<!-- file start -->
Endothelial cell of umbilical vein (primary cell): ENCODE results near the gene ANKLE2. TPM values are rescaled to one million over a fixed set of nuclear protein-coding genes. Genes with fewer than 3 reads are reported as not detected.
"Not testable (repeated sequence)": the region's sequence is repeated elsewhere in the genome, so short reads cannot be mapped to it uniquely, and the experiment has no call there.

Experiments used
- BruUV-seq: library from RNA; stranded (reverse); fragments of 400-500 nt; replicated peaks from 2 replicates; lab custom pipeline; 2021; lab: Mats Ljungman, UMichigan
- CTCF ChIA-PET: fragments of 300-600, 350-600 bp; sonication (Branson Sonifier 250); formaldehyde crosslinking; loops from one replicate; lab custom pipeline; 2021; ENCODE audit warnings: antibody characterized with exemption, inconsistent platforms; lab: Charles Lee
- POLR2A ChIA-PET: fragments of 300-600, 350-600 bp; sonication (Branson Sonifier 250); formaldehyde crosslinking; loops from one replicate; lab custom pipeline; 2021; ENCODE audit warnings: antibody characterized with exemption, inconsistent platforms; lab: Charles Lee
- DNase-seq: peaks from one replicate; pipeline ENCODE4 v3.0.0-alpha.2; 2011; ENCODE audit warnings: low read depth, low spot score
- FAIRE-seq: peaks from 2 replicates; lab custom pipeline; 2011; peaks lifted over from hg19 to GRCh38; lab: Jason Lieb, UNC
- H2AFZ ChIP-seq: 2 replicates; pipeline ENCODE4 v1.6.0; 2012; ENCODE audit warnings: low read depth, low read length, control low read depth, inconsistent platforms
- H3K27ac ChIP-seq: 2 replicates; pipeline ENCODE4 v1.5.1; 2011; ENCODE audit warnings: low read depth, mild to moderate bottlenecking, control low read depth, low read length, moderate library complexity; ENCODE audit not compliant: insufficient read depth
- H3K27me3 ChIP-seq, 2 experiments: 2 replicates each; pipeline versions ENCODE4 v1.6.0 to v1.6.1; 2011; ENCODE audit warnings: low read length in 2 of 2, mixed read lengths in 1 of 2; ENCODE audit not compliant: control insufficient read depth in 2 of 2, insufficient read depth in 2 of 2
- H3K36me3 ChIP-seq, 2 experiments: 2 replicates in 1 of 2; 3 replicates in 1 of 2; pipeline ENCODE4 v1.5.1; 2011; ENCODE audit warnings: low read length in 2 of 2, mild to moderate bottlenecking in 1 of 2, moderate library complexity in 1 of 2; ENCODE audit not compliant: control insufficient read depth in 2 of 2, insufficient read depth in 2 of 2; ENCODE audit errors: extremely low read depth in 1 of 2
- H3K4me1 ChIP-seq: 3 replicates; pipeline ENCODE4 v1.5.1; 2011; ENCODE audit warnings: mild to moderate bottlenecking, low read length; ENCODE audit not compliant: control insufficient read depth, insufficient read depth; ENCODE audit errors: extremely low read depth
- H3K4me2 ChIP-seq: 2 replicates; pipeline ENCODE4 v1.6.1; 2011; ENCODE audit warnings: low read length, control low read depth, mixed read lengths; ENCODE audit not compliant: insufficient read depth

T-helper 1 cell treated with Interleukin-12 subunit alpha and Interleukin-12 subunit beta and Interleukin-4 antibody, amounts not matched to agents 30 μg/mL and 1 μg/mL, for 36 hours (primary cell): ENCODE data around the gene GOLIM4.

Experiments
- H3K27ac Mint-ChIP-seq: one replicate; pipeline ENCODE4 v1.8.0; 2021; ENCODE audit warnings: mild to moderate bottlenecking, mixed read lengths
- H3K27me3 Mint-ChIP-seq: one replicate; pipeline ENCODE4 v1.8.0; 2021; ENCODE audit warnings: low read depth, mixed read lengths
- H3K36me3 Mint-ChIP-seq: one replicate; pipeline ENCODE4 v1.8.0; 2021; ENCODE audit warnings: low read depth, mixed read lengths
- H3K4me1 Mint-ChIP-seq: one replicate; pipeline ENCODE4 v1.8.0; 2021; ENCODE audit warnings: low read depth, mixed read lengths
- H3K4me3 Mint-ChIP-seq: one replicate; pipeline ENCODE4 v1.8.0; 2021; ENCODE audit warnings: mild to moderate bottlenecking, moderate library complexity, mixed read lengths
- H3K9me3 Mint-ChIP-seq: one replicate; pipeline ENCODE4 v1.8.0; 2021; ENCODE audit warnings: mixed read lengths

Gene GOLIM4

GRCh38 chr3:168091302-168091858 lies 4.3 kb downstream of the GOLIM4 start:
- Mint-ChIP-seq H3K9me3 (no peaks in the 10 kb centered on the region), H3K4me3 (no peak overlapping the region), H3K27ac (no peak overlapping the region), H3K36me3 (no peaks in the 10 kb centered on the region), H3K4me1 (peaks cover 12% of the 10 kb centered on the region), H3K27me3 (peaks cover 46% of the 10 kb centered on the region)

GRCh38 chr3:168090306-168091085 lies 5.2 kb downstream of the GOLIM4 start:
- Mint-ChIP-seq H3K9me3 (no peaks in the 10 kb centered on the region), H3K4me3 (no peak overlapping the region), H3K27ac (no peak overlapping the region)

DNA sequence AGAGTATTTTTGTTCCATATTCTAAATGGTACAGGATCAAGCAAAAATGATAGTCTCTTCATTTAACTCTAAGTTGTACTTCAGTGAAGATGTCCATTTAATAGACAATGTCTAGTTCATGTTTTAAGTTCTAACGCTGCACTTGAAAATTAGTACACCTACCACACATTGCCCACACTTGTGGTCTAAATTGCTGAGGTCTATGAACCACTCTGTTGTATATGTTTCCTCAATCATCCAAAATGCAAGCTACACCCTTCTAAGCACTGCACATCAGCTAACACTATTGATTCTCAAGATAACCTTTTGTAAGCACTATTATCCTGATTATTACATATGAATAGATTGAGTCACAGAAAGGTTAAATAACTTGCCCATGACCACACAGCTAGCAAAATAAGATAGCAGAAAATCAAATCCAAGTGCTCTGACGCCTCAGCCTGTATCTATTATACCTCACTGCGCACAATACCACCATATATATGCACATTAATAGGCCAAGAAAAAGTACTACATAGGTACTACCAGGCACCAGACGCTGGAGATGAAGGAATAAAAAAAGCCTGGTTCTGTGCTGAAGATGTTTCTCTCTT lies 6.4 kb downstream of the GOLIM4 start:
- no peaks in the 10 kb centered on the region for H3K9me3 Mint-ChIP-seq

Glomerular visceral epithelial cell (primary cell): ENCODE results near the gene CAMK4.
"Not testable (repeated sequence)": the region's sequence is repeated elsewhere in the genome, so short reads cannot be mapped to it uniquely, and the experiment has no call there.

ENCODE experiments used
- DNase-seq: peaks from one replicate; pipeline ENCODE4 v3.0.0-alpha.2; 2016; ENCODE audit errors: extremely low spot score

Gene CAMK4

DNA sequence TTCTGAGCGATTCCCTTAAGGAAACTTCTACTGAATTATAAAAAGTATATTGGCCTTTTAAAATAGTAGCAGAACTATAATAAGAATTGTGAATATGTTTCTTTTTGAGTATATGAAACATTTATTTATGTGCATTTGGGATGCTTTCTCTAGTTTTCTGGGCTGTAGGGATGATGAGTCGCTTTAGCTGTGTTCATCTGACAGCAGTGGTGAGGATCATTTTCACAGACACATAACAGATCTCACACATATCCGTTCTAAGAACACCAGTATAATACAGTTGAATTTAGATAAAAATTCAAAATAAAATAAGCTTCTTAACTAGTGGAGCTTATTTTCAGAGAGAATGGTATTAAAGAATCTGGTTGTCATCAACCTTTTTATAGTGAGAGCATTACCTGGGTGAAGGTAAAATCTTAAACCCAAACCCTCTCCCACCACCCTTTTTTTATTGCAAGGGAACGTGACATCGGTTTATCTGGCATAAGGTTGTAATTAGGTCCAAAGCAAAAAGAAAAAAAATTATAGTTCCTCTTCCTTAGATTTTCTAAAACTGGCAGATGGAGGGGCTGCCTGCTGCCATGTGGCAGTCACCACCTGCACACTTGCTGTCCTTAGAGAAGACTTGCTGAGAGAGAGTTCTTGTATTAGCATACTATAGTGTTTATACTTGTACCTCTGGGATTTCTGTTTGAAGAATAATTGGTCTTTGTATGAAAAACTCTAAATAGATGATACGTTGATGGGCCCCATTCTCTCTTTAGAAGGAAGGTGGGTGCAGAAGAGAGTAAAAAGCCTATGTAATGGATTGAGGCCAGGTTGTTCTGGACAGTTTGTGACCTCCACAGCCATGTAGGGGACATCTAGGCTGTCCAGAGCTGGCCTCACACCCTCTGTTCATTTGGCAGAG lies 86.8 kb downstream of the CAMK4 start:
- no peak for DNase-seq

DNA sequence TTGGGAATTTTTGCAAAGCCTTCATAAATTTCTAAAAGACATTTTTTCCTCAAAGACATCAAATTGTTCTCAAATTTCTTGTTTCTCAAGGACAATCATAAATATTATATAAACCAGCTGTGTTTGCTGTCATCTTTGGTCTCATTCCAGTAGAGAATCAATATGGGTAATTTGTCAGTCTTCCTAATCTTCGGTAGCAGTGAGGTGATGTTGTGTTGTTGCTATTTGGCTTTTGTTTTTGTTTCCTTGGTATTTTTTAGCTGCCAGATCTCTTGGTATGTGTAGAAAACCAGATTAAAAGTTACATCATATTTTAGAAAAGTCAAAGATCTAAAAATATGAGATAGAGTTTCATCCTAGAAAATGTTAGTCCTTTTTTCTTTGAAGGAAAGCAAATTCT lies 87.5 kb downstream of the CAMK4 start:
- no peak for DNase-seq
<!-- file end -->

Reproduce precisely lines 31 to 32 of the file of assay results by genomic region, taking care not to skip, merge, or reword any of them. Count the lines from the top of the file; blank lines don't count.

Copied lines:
"Not testable (repeated sequence)": the region's sequence is repeated elsewhere in the genome, so short reads cannot be mapped to it uniquely, and the experiment has no call there.

ENCODE experiments used